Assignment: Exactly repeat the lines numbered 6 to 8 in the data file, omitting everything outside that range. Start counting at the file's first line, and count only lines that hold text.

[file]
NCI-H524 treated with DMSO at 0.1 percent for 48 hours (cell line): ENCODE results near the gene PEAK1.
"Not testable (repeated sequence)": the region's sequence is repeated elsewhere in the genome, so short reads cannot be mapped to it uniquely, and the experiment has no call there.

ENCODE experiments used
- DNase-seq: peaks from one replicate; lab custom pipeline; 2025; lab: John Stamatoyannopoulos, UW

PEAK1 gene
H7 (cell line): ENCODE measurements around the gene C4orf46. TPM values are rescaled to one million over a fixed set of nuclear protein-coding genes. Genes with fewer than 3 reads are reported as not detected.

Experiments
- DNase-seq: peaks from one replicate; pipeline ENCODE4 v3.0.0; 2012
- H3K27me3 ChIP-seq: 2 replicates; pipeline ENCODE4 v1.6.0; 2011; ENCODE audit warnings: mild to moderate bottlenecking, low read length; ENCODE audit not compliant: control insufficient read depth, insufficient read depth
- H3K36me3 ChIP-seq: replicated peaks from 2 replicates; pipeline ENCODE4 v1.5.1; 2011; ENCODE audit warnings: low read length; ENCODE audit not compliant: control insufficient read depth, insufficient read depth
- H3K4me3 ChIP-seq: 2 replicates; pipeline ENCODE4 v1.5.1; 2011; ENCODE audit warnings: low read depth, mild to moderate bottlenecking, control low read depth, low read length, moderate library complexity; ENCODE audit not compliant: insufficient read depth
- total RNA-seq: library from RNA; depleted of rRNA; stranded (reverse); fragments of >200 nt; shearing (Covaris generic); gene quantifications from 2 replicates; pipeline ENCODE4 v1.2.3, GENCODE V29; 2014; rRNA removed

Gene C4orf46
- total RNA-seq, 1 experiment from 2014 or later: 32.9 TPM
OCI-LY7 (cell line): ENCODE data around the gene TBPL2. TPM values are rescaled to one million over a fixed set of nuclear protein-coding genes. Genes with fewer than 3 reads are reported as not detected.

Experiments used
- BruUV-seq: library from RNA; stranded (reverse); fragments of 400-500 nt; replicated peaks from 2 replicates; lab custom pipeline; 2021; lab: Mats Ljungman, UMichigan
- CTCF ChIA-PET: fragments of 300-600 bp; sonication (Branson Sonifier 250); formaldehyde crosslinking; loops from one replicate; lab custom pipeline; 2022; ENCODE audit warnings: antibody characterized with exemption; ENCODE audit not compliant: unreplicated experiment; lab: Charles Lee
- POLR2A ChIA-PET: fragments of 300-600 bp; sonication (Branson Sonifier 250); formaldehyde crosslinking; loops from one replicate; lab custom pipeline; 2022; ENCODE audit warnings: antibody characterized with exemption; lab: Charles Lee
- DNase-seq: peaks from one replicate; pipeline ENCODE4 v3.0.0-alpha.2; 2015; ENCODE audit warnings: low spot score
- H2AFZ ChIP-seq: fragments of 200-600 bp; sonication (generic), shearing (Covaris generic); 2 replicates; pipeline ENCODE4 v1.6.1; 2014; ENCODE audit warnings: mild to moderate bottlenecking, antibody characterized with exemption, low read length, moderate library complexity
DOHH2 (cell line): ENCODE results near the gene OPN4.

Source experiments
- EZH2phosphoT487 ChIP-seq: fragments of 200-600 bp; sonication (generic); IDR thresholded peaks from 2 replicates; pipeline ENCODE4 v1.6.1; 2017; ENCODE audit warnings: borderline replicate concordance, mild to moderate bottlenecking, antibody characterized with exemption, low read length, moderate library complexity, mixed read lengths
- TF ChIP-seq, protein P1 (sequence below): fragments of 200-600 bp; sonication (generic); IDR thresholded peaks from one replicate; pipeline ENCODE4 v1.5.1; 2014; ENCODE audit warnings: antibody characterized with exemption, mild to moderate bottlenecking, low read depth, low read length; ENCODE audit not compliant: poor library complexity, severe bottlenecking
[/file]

H7 (cell line): ENCODE measurements around the gene C4orf46. TPM values are rescaled to one million over a fixed set of nuclear protein-coding genes. Genes with fewer than 3 reads are reported as not detected.

Experiments
- DNase-seq: peaks from one replicate; pipeline ENCODE4 v3.0.0; 2012